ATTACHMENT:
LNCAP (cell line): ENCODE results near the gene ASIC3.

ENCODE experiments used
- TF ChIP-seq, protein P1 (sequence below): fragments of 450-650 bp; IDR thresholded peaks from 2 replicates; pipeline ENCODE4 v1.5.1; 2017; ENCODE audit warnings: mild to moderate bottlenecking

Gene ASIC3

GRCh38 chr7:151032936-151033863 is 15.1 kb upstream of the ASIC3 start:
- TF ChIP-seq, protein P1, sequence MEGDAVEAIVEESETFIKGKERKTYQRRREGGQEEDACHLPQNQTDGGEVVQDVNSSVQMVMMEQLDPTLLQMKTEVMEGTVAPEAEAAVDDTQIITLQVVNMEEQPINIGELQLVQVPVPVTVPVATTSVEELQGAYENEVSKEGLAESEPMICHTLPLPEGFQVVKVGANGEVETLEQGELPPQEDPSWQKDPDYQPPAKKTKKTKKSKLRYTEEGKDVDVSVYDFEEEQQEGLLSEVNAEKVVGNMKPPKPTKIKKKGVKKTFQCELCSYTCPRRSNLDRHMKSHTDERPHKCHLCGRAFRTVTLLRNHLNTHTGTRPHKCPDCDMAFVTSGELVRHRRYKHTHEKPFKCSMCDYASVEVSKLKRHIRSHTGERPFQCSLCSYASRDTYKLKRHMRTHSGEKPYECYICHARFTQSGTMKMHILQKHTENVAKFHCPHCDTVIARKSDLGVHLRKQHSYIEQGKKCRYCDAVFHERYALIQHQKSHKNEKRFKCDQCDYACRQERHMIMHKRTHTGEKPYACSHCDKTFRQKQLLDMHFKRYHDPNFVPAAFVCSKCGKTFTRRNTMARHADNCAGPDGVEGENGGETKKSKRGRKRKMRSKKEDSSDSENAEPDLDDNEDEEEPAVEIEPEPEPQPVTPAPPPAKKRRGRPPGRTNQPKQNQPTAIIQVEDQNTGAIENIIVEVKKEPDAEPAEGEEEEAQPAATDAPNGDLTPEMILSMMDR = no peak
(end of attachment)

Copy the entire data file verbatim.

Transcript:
LNCAP (cell line): ENCODE results near the gene ASIC3.

ENCODE experiments used
- TF ChIP-seq, protein P1 (sequence below): fragments of 450-650 bp; IDR thresholded peaks from 2 replicates; pipeline ENCODE4 v1.5.1; 2017; ENCODE audit warnings: mild to moderate bottlenecking

Gene ASIC3

GRCh38 chr7:151032936-151033863 is 15.1 kb upstream of the ASIC3 start:
- TF ChIP-seq, protein P1, sequence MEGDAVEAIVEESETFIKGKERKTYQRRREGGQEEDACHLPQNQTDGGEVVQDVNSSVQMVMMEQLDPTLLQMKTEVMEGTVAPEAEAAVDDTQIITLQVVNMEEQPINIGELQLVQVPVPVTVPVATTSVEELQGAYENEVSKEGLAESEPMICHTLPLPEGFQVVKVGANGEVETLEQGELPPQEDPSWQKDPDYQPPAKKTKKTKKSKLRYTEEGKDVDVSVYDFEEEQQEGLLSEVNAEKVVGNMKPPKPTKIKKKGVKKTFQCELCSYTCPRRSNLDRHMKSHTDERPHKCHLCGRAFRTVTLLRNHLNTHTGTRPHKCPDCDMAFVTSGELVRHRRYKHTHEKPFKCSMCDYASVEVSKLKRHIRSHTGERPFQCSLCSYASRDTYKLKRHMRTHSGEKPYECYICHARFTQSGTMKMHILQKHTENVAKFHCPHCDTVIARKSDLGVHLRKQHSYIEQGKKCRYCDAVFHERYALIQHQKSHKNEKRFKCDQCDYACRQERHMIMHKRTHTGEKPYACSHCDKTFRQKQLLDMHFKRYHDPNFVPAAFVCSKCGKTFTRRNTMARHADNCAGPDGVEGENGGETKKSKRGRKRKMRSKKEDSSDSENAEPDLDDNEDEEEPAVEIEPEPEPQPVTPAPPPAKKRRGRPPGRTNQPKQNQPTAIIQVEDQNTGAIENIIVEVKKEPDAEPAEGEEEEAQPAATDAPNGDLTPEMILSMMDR = no peak